A Beginner’s Guide to Kneeboarding

Kneeboarding is a water sport where the rider is towed at planing speed behind a motorboat on a hydrodynamically-shaped board. Unlike waterskiing and wakeboarding, kneeboarders enjoy a much lower centre of gravity, making balancing more effortless and the falls often less painful. In this article, we'll briefly examine kneeboarding, including its history, necessary equipment and some tips and tricks that can be performed in the discipline.

A very brief history of kneeboarding

The earliest records of kneeboarding date back to 1965 in the U.S. state of California. Since towed water sports were gaining popularity, many of the state's avid surfers tried using homemade boards to pull themselves behind motorboats. Because of its lower centre of gravity, kneeling soon became a popular way to ride on these boards, and pretty soon, specially-designed kneeboards were popping up all over the place, including Danny Churchill's commercially successful "Hydroslide".

By the 1980s, the first organised kneeboard body was formed — the International Kneeboard Association — which soon began running competitive events in the categories of tricks, slalom and wake crossing. Eventually, a fourth category, known as the "flip-out", was added, where a kneeboarder would attempt to do as many flips as possible in 20 seconds.

Early kneeboards were far heavier than those used today, resembling large teardrops with flat bottoms. These days, the base is contoured for improved performance, and other improvements, such as sturdier straps and more knee-friendly pads, are utilised. Most of the top water ski producers worldwide also manufacture kneeboards these days, a testament to the sport's popularity.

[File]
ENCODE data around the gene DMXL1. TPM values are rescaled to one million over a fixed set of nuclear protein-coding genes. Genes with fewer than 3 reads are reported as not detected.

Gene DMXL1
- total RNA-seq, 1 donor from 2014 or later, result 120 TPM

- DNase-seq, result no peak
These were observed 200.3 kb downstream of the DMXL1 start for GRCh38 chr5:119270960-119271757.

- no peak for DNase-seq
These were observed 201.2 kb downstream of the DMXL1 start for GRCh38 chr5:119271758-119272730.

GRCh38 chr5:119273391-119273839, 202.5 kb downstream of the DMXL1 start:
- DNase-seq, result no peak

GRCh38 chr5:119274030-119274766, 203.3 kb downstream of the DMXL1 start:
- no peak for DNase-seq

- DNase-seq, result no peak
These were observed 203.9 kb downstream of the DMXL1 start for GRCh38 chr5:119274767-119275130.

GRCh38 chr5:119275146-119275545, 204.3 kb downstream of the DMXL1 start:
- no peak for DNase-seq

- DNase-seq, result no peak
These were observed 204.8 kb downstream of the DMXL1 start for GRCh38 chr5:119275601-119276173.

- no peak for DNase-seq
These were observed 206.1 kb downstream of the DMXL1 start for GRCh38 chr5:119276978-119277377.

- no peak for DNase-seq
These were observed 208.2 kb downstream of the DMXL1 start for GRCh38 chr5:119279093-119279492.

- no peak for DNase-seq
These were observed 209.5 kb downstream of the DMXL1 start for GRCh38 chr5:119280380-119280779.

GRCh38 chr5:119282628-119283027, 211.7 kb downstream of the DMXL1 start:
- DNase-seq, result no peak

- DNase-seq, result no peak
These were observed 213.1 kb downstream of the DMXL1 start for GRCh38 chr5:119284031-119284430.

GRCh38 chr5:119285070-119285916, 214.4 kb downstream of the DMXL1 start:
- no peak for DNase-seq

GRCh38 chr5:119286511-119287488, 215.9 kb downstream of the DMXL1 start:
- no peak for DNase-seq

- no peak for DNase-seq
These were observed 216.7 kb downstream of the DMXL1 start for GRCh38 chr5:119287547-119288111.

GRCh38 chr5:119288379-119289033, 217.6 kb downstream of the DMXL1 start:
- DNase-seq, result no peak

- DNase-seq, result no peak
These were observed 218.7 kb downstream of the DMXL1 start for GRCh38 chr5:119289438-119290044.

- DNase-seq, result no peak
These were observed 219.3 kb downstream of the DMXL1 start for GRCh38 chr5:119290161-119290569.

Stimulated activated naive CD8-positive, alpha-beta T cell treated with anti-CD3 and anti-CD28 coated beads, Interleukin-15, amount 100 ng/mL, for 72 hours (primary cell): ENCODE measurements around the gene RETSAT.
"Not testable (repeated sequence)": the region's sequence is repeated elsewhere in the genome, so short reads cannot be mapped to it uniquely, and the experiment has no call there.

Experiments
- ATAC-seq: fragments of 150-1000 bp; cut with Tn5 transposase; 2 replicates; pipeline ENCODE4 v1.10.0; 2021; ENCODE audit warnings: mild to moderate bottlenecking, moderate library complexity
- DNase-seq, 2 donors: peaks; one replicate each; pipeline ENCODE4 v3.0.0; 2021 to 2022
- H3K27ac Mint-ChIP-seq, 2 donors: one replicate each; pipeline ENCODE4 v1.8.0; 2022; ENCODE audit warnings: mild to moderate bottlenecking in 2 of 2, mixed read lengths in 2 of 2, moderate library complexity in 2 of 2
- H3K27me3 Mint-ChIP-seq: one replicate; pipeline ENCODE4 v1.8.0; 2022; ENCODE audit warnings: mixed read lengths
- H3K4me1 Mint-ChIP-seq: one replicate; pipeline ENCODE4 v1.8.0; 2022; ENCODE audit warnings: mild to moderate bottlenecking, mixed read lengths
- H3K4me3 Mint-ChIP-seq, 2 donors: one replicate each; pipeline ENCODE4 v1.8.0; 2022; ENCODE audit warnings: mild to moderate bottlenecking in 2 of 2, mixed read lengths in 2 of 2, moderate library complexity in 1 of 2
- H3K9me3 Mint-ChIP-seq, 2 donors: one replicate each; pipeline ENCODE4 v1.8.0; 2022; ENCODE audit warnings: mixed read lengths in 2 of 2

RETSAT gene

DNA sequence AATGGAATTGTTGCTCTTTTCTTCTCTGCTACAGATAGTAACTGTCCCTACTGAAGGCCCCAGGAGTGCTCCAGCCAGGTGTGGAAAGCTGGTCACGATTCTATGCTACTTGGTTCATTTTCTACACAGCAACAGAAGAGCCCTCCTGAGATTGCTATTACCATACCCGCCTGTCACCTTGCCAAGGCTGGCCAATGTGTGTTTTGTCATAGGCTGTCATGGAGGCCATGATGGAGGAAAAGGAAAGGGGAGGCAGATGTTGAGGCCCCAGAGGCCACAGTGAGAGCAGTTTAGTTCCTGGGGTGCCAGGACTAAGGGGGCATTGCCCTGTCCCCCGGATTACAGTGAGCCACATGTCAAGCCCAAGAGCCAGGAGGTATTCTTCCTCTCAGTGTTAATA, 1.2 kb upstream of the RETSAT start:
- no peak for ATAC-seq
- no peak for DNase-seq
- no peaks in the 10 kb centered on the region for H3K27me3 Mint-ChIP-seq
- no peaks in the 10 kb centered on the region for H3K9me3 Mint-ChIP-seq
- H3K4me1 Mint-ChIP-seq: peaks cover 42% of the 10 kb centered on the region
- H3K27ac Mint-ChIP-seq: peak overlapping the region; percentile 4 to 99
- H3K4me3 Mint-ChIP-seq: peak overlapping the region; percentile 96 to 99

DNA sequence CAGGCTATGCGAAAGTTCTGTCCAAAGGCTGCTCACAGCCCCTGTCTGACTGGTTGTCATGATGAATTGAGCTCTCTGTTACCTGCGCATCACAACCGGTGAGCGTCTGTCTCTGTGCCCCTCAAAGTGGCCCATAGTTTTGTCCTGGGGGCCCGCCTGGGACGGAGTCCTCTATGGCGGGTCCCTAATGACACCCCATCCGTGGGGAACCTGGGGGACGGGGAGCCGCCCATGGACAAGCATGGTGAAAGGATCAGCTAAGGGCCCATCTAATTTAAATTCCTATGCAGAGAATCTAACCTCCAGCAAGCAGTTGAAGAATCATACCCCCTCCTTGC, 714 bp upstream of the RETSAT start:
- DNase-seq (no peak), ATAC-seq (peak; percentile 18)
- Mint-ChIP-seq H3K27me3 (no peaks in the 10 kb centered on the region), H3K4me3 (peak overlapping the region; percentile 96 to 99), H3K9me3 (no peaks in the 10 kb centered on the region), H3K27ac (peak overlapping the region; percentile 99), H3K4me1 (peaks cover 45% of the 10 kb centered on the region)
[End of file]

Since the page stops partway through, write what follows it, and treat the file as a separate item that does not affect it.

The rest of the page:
Types of kneeboards

There are two types of kneeboards to choose from. Beginners should go with rotomolded keyboards with soft, wide edges that allow for better control and smoother turning. Rotomolded kneeboards are generally thicker than the more advanced competition boards and possess extra buoyancy for flotation when the rider wrecks.

A compression-moulded board is a way to go for the more advanced kneeboarder. These are thinner, lighter and designed with sharper edges that allow riders to turn quickly and perform tricks easily. Competition boards also heavily rely on the board's rocker — the curve at the kneeboard's bottom. High rockers allow for easier turns, while low rockers provide incredible speeds.

Knee boarding tricks

Various beginner tricks can be performed on a kneeboard. Here is a list of a few you can try while you're working on your kneeboarding skills:

  • Side slides: Rotate the board sideways without turning on an edge so that the board slides.
  • Jumping the wake: Launching oneself off the wake while on your kneeboard
  • The ole: Swinging the handle of the rope above your head like a cowboy
  • Surface 360: Starting off with a side slide, you keep going around until you've performed a spin without leaving the water. You must pass the rope behind your back to complete the 360.

    Once you've mastered some of those easier tricks, you can then attempt some that are a little higher in difficulty, including:

    • Wake front-to-back
    • Wake 360 front-to-front (wrapped)
    • Air ollie
    • Back Roll
    • Switch 3
    • Front flip

      Happy Kneeboarding from Rapid Surf & Ski

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